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Reverence to the Blessed One, the Exalted One, the Supremely Enlightened One.

All teachings or beliefs outside of the Buddha's Dispensation fall under the category of beliefs in a self, attā. They hold to the view that there is such a thing as a soul, a living entity, which actually resides in all living creatures.

In the midst of the world holding fast to notions of self or soul the Buddha declared, "Attā, soul or living entity, is not a reality; it is only a conventional nomencla-ture. What really exists, in the ultimate sense, is a continuous flux of corporeal and mental processes, impersonal phenomena."

It is essential to thoroughly and comprehensively understand anattā, the doctrine of impersonality propounded by the Buddha. He first touched on the doctrine in his elaboration of the Four Noble Truths in the Dhammacakka Sutta. He touched on it again when he taught the Hemavata Sutta, explaining that "with the arising of the six sense bases, (eye, ear, nose, tongue, body, mind) there arises a world, a being." Then the Buddha brought forth the doctrine of not-self explicitly and comprehensively in this Anattalakkhaṇa Sutta.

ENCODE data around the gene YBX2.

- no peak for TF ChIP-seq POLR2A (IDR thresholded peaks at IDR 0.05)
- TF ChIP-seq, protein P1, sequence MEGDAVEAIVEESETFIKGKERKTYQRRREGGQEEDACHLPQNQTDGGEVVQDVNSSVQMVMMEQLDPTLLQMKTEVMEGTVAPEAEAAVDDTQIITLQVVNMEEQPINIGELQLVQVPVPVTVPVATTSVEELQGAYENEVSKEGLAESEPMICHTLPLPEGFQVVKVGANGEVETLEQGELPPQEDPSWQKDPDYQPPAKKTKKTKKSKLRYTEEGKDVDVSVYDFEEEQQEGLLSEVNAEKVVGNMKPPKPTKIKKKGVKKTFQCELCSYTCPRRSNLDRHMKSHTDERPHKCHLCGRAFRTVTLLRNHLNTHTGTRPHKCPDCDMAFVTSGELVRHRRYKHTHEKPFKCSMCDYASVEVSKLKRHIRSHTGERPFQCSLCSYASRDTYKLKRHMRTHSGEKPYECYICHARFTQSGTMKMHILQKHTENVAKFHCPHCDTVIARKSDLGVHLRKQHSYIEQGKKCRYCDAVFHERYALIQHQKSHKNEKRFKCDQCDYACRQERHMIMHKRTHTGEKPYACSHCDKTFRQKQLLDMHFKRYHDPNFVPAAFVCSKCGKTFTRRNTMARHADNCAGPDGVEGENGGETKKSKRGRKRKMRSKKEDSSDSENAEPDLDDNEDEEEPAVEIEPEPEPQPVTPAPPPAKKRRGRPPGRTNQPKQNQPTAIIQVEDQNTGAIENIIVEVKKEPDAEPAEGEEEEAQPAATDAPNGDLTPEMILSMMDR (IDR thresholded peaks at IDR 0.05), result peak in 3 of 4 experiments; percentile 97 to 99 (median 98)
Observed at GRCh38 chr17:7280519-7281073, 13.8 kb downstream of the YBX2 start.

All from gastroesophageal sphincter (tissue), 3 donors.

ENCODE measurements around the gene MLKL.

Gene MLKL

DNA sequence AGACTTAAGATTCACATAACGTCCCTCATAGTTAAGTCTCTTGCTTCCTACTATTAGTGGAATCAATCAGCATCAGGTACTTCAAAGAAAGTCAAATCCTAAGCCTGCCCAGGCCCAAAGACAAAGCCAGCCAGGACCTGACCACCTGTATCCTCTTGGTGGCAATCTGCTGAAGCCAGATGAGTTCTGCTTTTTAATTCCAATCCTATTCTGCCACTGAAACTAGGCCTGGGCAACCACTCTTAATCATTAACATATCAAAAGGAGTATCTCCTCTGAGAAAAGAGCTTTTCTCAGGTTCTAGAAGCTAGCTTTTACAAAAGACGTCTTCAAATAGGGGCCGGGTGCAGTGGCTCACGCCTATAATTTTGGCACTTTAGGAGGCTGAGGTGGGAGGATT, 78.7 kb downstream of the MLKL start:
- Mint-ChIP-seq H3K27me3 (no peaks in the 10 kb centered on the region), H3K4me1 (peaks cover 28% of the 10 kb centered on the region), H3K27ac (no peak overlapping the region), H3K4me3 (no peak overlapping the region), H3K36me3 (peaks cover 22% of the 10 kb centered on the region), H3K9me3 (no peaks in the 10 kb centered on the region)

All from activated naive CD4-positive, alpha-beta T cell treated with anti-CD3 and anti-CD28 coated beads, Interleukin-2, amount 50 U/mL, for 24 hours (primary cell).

The introduction to the Sutta was recorded by the Elders of the First Council in the Khandhavagga of the Saṁyutta Nikāya of the Pāli Canon, in these words:

Evamme sutaṁ. Ekaṁ samayaṁ Bhagavā Bārāṇasiyaṁ viharati Isipatane Migadāye. Tatra kho bhagavā pañcavaggiye bhikkhū āmantesi, 'Bhikkhavo' ti. 'Bhadante' ti te bhikkhū Bhagavato paccassosuṁ. Bhagavā etadavoca.

"I, Ānanda, have heard thus," began the Venerable Ānanda, "At one time, the most Exalted One was staying in the Pleasance of Isipatana, the Deer Sanctuary, near the township of Varanasi."